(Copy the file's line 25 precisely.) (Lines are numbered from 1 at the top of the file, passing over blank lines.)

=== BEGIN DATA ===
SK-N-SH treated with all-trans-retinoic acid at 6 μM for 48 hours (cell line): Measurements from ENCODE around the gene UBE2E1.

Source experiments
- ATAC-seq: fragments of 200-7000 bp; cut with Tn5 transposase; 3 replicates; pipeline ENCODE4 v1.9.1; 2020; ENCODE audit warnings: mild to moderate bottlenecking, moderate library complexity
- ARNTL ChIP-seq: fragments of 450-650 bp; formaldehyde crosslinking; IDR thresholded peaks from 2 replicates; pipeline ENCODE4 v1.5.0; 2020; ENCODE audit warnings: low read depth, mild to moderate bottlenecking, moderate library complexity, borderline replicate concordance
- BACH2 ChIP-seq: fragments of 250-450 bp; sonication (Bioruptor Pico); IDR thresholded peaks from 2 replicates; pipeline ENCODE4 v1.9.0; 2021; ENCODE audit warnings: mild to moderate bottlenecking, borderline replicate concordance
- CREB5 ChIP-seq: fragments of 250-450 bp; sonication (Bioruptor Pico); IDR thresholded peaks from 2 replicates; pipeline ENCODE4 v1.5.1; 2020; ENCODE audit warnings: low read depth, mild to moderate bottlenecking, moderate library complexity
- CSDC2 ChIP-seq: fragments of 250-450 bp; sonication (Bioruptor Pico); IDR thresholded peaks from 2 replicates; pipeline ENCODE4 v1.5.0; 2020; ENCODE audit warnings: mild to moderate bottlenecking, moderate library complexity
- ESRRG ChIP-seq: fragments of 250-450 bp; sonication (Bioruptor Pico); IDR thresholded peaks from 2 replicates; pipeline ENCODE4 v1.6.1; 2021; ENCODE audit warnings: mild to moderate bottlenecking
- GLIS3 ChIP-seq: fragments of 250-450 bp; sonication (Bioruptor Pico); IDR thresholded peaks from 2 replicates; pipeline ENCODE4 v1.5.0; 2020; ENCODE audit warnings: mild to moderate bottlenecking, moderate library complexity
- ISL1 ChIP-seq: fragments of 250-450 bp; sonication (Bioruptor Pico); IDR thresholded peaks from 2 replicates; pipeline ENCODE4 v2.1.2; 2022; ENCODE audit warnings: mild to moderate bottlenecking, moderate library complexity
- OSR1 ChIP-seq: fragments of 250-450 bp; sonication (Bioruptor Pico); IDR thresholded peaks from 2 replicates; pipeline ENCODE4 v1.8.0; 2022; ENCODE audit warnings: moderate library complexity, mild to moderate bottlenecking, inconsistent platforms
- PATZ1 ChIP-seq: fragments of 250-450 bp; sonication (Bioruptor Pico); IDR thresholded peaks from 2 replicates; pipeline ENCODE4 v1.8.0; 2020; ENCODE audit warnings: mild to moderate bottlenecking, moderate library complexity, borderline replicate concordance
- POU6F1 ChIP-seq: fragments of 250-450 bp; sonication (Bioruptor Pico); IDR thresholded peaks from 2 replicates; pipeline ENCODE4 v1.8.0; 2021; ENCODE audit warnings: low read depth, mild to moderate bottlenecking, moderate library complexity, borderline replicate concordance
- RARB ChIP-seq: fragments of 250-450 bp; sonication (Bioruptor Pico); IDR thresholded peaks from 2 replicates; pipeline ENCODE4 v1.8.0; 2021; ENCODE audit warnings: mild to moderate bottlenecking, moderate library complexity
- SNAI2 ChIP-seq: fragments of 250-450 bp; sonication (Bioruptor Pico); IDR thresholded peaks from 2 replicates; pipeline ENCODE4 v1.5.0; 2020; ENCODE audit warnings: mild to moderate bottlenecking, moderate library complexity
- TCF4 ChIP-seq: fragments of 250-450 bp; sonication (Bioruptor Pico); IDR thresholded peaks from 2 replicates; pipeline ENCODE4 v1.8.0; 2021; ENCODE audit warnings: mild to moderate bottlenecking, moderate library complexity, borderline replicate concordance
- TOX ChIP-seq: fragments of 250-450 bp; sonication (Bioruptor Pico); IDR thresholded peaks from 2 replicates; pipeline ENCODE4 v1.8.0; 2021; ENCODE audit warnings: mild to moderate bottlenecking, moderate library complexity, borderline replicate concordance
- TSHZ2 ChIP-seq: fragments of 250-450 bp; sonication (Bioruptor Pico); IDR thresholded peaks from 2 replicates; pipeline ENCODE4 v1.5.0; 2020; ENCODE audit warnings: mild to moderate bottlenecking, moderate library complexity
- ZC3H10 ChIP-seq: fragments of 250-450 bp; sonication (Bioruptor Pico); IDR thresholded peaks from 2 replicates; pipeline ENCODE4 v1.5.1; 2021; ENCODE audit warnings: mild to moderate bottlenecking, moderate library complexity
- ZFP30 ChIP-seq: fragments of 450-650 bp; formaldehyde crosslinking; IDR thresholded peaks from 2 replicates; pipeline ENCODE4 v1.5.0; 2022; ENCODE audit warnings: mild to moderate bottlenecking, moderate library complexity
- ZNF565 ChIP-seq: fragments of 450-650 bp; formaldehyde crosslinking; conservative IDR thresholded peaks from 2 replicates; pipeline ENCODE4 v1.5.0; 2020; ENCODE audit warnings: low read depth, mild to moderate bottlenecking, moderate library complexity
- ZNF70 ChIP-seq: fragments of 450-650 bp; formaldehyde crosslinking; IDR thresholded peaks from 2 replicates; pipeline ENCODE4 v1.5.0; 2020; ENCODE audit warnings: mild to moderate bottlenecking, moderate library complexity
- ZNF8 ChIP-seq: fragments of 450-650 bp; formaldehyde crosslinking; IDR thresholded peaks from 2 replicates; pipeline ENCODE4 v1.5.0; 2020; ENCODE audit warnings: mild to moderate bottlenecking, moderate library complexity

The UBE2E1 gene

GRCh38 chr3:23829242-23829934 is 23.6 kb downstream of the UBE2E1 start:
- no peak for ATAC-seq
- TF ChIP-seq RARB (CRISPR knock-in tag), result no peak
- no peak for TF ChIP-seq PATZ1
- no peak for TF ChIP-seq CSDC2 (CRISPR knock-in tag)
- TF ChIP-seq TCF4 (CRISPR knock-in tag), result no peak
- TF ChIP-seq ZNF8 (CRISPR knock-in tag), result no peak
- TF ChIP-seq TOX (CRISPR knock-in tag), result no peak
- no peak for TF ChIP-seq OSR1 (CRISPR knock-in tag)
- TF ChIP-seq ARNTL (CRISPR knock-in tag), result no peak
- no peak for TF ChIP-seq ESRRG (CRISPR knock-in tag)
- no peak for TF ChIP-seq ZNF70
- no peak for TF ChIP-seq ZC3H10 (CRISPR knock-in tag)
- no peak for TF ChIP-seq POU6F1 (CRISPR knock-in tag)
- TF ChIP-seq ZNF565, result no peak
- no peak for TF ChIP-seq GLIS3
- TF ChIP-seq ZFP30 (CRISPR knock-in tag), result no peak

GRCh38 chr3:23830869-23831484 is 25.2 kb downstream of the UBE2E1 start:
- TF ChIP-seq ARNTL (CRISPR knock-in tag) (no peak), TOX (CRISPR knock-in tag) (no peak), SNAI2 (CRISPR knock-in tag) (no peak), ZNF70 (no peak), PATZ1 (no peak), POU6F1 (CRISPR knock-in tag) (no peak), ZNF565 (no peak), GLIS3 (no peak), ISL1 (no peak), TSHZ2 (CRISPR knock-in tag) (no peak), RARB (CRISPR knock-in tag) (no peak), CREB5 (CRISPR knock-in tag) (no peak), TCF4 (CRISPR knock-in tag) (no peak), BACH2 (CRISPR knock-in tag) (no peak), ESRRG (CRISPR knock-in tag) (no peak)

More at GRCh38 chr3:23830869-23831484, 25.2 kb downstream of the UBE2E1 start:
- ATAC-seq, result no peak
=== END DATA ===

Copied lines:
GRCh38 chr3:23829242-23829934 is 23.6 kb downstream of the UBE2E1 start: